Less than a year after the late President Ronald Reagan took the oath of office in 1981, acclaimed actress Natalie Wood drowned off the coast of California during a post-Thanksgiving getaway with husband and actor Robert Wagner. The couple was on the boat named Splendour, along with actor Christopher Walken and the yacht’s captain, Dennis Davern. Decades after Wood’s drowning death, Davern, and author Kathleen McKenna voiced extreme allegations about Wagner and about the Regan, claiming that he had an unwitting role in covering up Wood’s death.

Podcast guests relay extreme allegations

Guests on the “Fatal Voyage” podcast are making news headlines with their assertions about Wood’s death. Davern, 62, is emphatic that Wagner “is responsible” for Wood’s death, according to The Sun (UK). The boat’s former captain further stated that Wagner halted “efforts” to search for Wood in the water off of California’s scenic Santa Catalina Island. Davern “believes Natalie was killed and thrown over board,[sic]” the Daily Mail (UK) reported. Also, the custody of Hannah Gosselin has rekindled the public dispute with her parents.

Davern and McKenna dropped bombshell allegations during the podcast focused on Wood’s death, Radar Online and Daily Mail reported on August 31.

Ronald Reagan did not merely lend support to a bereaved friend, according to McKenna. He is accused of participating in a nondescript manner of a cover-up following Wood’s death, Radar Online and additional media agencies noted. Also, Hannah Gosselin has shut down her Instagram account.

The thought process leading to the assertions about Wagner and Reagan take a pretty straightforward path, arriving at an intersection when Wood died.

Wagner, according to his accusers, was aware that Tinsel Town covered up deaths as far back as the 1920s and the 1930s. Radar cited Publicist Tommy Lightfoot as holding out Gene Harlow’s death for an example.

Hollywood specialized in protecting an image

As matter-of-fact as Lightfoot makes it sound, Hollywood’s specialization was concealing actual facts surrounding the deaths of Hollywood elite.

Wagner, of course, “knew” Hollywood covered up touchy situations, such as someone dying, to assist stars in upholding their “image.” Image motivated Wagner to summon support from the “players” and “studio,” Lightfoot claims. The actor was successful in enlisting others to assist him if Lightfoot is accurate. Sympathy was cast, Wagner reeled the “players,” and the cover-up took center stage. The right people enveloped Wagner, who fell under their protection.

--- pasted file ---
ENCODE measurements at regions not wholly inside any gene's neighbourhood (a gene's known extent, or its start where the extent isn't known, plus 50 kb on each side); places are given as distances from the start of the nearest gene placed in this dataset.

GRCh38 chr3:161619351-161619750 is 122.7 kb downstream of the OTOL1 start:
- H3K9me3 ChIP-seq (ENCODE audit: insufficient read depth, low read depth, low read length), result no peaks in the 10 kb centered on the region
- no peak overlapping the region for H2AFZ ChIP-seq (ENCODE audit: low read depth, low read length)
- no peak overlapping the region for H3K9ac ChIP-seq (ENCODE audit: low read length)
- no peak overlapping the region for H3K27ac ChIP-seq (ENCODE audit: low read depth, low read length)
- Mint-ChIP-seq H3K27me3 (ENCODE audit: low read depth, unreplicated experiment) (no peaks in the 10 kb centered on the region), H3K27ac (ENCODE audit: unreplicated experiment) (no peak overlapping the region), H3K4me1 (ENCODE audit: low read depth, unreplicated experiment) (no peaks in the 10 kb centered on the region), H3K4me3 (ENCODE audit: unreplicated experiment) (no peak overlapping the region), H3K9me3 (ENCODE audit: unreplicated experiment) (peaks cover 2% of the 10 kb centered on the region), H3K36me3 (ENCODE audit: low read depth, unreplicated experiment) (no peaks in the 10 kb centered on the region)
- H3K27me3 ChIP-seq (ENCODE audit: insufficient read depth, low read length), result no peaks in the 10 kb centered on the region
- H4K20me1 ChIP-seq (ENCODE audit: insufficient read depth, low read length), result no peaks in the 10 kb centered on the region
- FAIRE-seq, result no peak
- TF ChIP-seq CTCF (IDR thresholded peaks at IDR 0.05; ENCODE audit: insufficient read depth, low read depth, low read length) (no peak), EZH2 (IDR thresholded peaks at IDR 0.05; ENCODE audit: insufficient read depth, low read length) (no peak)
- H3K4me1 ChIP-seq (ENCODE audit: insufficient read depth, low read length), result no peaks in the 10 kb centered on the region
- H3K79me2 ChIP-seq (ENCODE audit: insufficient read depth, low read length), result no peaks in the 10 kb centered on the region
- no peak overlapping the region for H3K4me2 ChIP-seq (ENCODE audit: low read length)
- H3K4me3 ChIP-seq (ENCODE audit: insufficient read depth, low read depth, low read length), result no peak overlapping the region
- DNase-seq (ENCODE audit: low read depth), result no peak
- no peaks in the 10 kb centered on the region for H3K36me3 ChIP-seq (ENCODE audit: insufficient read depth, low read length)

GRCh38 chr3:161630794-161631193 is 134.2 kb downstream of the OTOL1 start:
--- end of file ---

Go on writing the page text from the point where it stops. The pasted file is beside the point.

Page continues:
Reagan was ‘powerful’ for Wagner

While McKenna makes it clear that she isn’t a conspiracy theorist, her premise for accusing Reagan of taking part in covering up Wood’s death is that someone “incredibly powerful” must have intervened, resulting in a superficial investigation.

The author firmly believes that Reagan (“The Gipper”) ran interference, making sure no investigation followed the death of Wood. That Regan did “ensure” her death was not investigated, however, does not equate with the former president thinking that his friend, Wagner, killed his wife, Natalie. No, Reagan did not conspire to protect a killer, McKenna postulates. Rather, the former president endeavored to shield his grieving friend. The goal was to damage control to uphold Wagner’s image.

Walken has talked about death

Actor Christopher Walken has rarely addressed the death of his co-star. The duo was filming “Brainstorm” before Wood, 43, died. One instance of Walken speaking about Wood’s drowning death was in 1997.

Walken granted Playboy an interview, stating that an understanding of the “logistics” explains what happened to Wood. Point blank: It was night, it was also raining, and it happened on a boat in bad weather. He elaborated that people slip and fall. Some die, though people “want to die making an effort at something.[sic]” In other words, he states that Wood’s death was due to a slip and fall accident, which was totally unexpected.